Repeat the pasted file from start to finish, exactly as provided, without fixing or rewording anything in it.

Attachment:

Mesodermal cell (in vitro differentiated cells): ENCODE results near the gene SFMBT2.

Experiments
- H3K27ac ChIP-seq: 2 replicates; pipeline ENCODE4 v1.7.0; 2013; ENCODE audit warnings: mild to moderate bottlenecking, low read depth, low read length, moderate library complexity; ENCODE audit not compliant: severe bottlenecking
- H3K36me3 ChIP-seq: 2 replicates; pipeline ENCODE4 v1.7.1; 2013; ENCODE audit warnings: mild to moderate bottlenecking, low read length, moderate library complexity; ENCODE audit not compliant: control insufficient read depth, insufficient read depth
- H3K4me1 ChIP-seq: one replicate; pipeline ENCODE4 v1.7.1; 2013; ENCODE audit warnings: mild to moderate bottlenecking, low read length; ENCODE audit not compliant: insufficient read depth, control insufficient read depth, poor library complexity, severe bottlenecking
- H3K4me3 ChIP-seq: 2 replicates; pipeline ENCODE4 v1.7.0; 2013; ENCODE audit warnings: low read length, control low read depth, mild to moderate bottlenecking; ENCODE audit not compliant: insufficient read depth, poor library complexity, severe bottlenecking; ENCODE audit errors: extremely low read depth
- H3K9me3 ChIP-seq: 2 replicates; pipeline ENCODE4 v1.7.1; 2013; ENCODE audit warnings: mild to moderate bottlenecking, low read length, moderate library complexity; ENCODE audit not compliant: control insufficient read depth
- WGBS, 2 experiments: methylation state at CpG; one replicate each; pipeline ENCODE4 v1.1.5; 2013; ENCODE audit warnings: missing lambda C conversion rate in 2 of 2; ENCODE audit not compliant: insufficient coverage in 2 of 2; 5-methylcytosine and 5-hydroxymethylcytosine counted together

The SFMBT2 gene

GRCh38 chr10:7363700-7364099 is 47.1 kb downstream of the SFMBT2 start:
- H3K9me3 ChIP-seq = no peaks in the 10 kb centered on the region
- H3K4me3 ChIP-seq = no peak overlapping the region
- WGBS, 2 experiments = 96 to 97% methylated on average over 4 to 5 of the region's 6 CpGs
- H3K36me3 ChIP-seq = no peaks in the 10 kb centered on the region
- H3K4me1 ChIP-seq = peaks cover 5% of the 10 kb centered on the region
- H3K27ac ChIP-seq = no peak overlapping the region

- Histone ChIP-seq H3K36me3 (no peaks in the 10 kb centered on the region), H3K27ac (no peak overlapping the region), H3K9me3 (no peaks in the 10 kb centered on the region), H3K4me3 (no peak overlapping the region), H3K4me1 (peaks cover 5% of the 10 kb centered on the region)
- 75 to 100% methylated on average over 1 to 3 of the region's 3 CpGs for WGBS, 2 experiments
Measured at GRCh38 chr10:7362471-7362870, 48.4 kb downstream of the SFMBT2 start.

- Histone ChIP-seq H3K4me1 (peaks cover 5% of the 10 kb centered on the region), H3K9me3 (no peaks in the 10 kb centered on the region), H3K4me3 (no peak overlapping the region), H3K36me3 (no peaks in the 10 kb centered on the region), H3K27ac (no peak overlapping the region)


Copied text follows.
Mesodermal cell (in vitro differentiated cells): ENCODE results near the gene SFMBT2.

Experiments
- H3K27ac ChIP-seq: 2 replicates; pipeline ENCODE4 v1.7.0; 2013; ENCODE audit warnings: mild to moderate bottlenecking, low read depth, low read length, moderate library complexity; ENCODE audit not compliant: severe bottlenecking
- H3K36me3 ChIP-seq: 2 replicates; pipeline ENCODE4 v1.7.1; 2013; ENCODE audit warnings: mild to moderate bottlenecking, low read length, moderate library complexity; ENCODE audit not compliant: control insufficient read depth, insufficient read depth
- H3K4me1 ChIP-seq: one replicate; pipeline ENCODE4 v1.7.1; 2013; ENCODE audit warnings: mild to moderate bottlenecking, low read length; ENCODE audit not compliant: insufficient read depth, control insufficient read depth, poor library complexity, severe bottlenecking
- H3K4me3 ChIP-seq: 2 replicates; pipeline ENCODE4 v1.7.0; 2013; ENCODE audit warnings: low read length, control low read depth, mild to moderate bottlenecking; ENCODE audit not compliant: insufficient read depth, poor library complexity, severe bottlenecking; ENCODE audit errors: extremely low read depth
- H3K9me3 ChIP-seq: 2 replicates; pipeline ENCODE4 v1.7.1; 2013; ENCODE audit warnings: mild to moderate bottlenecking, low read length, moderate library complexity; ENCODE audit not compliant: control insufficient read depth
- WGBS, 2 experiments: methylation state at CpG; one replicate each; pipeline ENCODE4 v1.1.5; 2013; ENCODE audit warnings: missing lambda C conversion rate in 2 of 2; ENCODE audit not compliant: insufficient coverage in 2 of 2; 5-methylcytosine and 5-hydroxymethylcytosine counted together

The SFMBT2 gene

GRCh38 chr10:7363700-7364099 is 47.1 kb downstream of the SFMBT2 start:
- H3K9me3 ChIP-seq = no peaks in the 10 kb centered on the region
- H3K4me3 ChIP-seq = no peak overlapping the region
- WGBS, 2 experiments = 96 to 97% methylated on average over 4 to 5 of the region's 6 CpGs
- H3K36me3 ChIP-seq = no peaks in the 10 kb centered on the region
- H3K4me1 ChIP-seq = peaks cover 5% of the 10 kb centered on the region
- H3K27ac ChIP-seq = no peak overlapping the region

- Histone ChIP-seq H3K36me3 (no peaks in the 10 kb centered on the region), H3K27ac (no peak overlapping the region), H3K9me3 (no peaks in the 10 kb centered on the region), H3K4me3 (no peak overlapping the region), H3K4me1 (peaks cover 5% of the 10 kb centered on the region)
- 75 to 100% methylated on average over 1 to 3 of the region's 3 CpGs for WGBS, 2 experiments
Measured at GRCh38 chr10:7362471-7362870, 48.4 kb downstream of the SFMBT2 start.

- Histone ChIP-seq H3K4me1 (peaks cover 5% of the 10 kb centered on the region), H3K9me3 (no peaks in the 10 kb centered on the region), H3K4me3 (no peak overlapping the region), H3K36me3 (no peaks in the 10 kb centered on the region), H3K27ac (no peak overlapping the region)